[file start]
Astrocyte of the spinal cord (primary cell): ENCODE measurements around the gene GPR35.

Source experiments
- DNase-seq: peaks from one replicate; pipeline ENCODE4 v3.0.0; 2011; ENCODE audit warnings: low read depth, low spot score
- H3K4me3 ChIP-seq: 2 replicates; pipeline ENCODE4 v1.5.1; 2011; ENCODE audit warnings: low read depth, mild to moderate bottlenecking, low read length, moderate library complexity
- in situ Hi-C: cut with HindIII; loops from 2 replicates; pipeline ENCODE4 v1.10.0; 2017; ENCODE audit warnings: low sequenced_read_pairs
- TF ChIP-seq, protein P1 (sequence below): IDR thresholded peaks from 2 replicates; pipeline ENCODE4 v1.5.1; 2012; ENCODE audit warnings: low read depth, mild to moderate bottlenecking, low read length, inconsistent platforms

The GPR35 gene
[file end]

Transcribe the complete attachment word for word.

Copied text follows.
Astrocyte of the spinal cord (primary cell): ENCODE measurements around the gene GPR35.

Source experiments
- DNase-seq: peaks from one replicate; pipeline ENCODE4 v3.0.0; 2011; ENCODE audit warnings: low read depth, low spot score
- H3K4me3 ChIP-seq: 2 replicates; pipeline ENCODE4 v1.5.1; 2011; ENCODE audit warnings: low read depth, mild to moderate bottlenecking, low read length, moderate library complexity
- in situ Hi-C: cut with HindIII; loops from 2 replicates; pipeline ENCODE4 v1.10.0; 2017; ENCODE audit warnings: low sequenced_read_pairs
- TF ChIP-seq, protein P1 (sequence below): IDR thresholded peaks from 2 replicates; pipeline ENCODE4 v1.5.1; 2012; ENCODE audit warnings: low read depth, mild to moderate bottlenecking, low read length, inconsistent platforms

The GPR35 gene